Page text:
There is, however, a catch. The "groundbreaking wireless audio protocol" that allows for lossless audio at 20-bit/48 kHz (a better-than-CD-quality resolution) is powered by the AirPods Pro's H2 chip, but for now, it only works when paired with the upcoming Apple Vision Pro headset. At the moment, Qualcomm's aptX Lossless Bluetooth codec (when used with compatible wireless headphones and smartphones) is the only technology that supports lossless audio wirelessly, and even that technology is limited to 16-bit/48kHz.

Read more
Are Apple AirPods waterproof? Everything you need to know
AirPods 3 on an athlete.

So, you just bought yourself a nice new pair of AirPods, or you're thinking about it because they're among the best wireless earbuds you can buy, and you're wondering if they're waterproof. The answer is no, AirPods are not waterproof and you should not wear them while swimming or in the shower or during a water balloon fight. But, if the pair of AirPods you've got (or got your eye on) is either the third-generation AirPods or the first or second-generation AirPods Pro, then you're in luck as they are water resistant.

We're going to get into what all that means and break down how water resistant each AirPods model is and what their water-resistance ratings mean for your daily activities. Let's go.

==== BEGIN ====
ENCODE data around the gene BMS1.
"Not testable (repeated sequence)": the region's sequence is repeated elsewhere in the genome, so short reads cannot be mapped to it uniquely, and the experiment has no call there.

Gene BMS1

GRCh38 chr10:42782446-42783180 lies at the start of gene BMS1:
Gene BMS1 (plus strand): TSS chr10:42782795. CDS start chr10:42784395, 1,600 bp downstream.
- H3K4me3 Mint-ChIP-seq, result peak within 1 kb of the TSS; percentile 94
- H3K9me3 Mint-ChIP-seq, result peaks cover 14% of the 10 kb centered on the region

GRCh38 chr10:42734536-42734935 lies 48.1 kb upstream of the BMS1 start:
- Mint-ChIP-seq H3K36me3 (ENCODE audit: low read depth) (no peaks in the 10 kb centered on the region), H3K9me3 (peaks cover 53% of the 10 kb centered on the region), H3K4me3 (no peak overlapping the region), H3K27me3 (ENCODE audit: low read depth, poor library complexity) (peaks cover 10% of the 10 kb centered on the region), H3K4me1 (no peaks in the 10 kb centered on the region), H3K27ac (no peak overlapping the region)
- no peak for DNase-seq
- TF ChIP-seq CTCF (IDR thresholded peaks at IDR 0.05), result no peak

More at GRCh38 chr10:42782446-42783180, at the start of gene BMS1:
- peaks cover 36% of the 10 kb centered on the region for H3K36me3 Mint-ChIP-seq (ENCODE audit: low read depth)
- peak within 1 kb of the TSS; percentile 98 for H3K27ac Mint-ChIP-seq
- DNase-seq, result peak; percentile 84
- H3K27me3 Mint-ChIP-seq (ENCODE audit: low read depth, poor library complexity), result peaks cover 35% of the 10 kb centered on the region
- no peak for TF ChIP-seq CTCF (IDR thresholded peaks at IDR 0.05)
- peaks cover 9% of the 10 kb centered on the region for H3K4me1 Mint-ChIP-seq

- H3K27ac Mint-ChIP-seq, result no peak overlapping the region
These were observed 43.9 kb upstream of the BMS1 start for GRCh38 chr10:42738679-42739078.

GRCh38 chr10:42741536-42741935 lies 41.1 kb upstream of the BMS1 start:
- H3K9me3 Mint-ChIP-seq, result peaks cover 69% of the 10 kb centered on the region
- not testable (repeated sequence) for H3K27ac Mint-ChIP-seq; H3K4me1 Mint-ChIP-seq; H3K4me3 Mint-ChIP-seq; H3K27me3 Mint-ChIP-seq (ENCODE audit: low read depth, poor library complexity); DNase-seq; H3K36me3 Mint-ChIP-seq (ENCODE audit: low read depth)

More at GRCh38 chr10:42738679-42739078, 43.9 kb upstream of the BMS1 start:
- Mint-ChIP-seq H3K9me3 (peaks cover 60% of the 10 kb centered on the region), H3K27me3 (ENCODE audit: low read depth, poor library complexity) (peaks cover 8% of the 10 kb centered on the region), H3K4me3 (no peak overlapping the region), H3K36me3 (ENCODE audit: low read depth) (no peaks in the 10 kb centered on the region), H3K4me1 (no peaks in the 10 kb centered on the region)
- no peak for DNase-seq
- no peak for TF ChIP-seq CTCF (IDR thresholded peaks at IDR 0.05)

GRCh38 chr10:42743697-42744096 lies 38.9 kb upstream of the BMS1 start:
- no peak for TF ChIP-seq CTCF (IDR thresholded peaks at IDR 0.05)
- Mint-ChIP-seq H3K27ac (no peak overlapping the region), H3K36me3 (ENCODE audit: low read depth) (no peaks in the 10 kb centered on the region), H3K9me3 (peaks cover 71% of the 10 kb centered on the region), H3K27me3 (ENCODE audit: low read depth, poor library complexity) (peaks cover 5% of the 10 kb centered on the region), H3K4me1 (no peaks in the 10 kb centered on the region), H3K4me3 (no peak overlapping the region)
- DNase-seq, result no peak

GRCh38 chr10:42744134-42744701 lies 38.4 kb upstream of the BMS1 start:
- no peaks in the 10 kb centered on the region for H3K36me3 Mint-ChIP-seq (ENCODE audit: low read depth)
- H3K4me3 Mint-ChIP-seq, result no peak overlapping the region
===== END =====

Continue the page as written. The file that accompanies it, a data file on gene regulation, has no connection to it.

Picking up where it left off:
Water resistant vs. waterproof
As we mentioned above, none of Apple's AirPods -- AirPods, AirPods Pro, or AirPod Max -- are waterproof. But what is "waterproof" anyway? From an electronic device standpoint, being waterproof means that the device is watertight and can be completely submerged in water. There's a common ratings system designed for electronics to measure this (as well as dust and dirt resistance) known as the IP (Ingress Protection) rating, which we cover in our post on the water-resistance rating system.

Read more
What is NFC? How it works and what you can do with it
NFC settings on an Android phone.

Nearly all of today’s smartphones and smartwatches are equipped with NFC technology. Whether you realize it or not, your phone's NFC scanner is likely active right now. Don’t worry, though, as the NFC chip in your phone is a passive scanner that does nothing until you hold it within a couple of inches of another NFC device or tag. Like many features of your smartphone, it quietly sits in the background until it's needed, but it can also be used to unlock a wide range of cool features that can make your life easier. If you've ever used Apple Pay, Google Pay, or Samsung Pay, then you've already taken advantage of the NFC feature on your phone. However, NFC can do a lot more than just handle mobile payments. Here's the low-down on all things NFC.
What is NFC, and how does it work?

NFC, which is short for near-field communication, is a technology that allows devices like phones and smartwatches to exchange small bits of data with other devices and read NFC-equipped cards over relatively short distances. The technology behind NFC is very similar to radio-frequency identification (RFID) commonly used in the security cards and keychain fobs that you likely already use to get into your office or gym. In fact, NFC is an evolution of RFID that offers more advanced features and better security, but the two technologies still share a lot of things in common.

Read more